Altgeld Gardens: Isolated schools, community get repairs, no transformation

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When it opened in the 1940s, Altgeld Gardens, a public housing development on the far Southeast Side, attracted young African-American industrial workers and post-World War II military employees who needed to save money until they could afford to buy their own homes.

Not so today. The 157-acre area now is home to 3,400 low-income families whose prospects of moving out and up the economic ladder are dim.

Between then and now, Altgeld became an isolated corner of the city, where there is no major commercial development and, according to residents, the city has made only minor capital improvements—new sidewalks, gutters and curbs.

Flanked on three sides by sanitary and hazardous waste landfills, manufacturing plants and shuttered steel mills, the area is now distinguished by poor air quality, with both adults and children suffering from above-average rates of respiratory ailments.

This phenomenon figures into children’s poor academic performance, say educators. All but one of the five public schools in or near Altgeld are on probation.

Two schools on the outskirts of the community, DuBois and Aldridge, enroll mostly kids who live nearby in stable private housing developments such as Concordia Place Apartments and Eden Green, a cooperative.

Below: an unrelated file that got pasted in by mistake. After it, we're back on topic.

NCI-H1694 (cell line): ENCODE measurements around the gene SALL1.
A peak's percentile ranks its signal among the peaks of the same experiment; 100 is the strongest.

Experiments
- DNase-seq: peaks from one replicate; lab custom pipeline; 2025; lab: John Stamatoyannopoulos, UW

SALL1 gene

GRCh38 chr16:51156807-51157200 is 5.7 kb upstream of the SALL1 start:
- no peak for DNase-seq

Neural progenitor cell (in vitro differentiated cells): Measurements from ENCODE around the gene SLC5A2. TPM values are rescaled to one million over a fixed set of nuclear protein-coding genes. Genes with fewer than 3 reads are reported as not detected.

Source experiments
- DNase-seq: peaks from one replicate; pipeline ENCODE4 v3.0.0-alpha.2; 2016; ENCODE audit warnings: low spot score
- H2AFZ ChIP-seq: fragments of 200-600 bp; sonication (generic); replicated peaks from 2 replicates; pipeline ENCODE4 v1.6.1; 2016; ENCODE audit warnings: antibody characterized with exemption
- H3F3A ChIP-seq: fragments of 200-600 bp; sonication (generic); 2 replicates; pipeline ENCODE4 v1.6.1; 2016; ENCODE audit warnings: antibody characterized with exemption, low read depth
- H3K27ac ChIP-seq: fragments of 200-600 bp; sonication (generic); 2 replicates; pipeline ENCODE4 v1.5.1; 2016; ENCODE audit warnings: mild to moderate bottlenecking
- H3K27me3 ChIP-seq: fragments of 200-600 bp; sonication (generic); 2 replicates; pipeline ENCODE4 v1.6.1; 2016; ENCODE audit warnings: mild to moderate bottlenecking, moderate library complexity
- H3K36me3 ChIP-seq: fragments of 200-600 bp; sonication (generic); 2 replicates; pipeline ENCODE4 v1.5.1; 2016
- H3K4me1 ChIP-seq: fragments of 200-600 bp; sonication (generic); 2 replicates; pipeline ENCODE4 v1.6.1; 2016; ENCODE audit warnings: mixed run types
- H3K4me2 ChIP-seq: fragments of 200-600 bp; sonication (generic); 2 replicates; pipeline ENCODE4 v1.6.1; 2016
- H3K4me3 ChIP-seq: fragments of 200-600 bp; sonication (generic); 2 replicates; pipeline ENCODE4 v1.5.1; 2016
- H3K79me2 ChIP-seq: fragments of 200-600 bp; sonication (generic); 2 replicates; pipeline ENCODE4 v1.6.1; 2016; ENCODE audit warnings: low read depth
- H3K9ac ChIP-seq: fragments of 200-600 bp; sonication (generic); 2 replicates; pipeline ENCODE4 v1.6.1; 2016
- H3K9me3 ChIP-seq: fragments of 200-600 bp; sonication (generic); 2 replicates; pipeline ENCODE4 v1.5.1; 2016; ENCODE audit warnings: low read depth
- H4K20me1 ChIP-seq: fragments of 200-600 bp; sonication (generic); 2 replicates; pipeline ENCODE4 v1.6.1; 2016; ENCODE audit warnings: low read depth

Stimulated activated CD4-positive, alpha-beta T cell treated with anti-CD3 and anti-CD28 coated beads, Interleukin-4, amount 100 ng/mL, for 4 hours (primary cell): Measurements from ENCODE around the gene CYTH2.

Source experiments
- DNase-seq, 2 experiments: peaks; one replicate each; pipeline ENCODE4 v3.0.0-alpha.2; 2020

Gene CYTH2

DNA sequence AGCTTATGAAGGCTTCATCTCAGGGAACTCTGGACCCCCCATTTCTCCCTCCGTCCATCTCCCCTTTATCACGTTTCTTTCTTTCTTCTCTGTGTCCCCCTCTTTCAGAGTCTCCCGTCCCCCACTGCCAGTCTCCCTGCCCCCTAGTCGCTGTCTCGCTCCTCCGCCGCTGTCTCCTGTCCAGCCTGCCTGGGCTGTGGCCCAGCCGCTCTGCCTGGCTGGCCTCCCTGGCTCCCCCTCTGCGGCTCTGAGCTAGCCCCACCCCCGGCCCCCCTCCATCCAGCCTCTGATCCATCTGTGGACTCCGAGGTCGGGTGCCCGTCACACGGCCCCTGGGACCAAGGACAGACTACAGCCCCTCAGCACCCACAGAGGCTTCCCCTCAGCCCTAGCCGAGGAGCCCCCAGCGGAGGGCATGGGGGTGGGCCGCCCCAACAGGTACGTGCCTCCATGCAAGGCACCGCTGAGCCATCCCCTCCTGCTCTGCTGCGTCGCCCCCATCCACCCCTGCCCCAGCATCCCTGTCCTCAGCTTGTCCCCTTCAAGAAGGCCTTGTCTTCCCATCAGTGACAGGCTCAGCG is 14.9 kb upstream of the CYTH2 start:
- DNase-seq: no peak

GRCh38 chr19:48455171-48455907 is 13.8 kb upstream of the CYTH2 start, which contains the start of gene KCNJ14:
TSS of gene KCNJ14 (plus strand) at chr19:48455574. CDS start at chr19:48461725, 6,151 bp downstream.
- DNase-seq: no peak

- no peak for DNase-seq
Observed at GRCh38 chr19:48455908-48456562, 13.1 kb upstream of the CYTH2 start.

Within Altgeld, however, schools are facing increased mobility as a Chicago Housing Authority project to renovate buildings gets underway. The plan is to move families out while their apartments are gutted and rehabbed. Some may permanently relocate elsewhere using Section 8 vouchers; others will be moved temporarily to another unit in Altgeld or to another public housing development.

So far, families in three of Altgeld’s 17 “blocks” have received letters from the housing authority saying they will have to move by January.

Anticipating such notice, some residents have already left. Others have been evicted. According to 9th Ward Ald. Anthony Beale, about 500 of the 2,000 units are vacant.

The drop in the number of residents has meant a decline in school enrollment. Five years ago, 865 students attended Carver Primary; this year enrollment is 400. “I used to get $750,000 in federal [poverty] money,” says Principal Linda Randolph. “This year, I received $230,000.”

With fewer funds, Randolph has had to cut a counselor position, an assistant principal, classroom assistants and teachers.

Meanwhile, environmental hazards affect children’s health, and some principals and teachers suspect it affects learning ability.

Efforts to improve the quality of education in Altgeld offer some hope. A mentoring program matches middle-school students with successful adults who used to live in the area. A failing high schools has been converted into military academy.

Test scores there remain extremely low, however.

With so many obstacles for Altgeld’s kids and schools, one advocate suggests Chicago Public Schools give educators more time to catch up.

“With all the life changes going on here, the rules for schools shouldn’t be the same,” says a community advocate who works with students.

“This is a transitioning community. It took time to mess [schools] up; it will take time to fix them.”

To contact Debra Williams, call (312) 673-3873 or send an e-mail to williams@catalyst-chicago.org.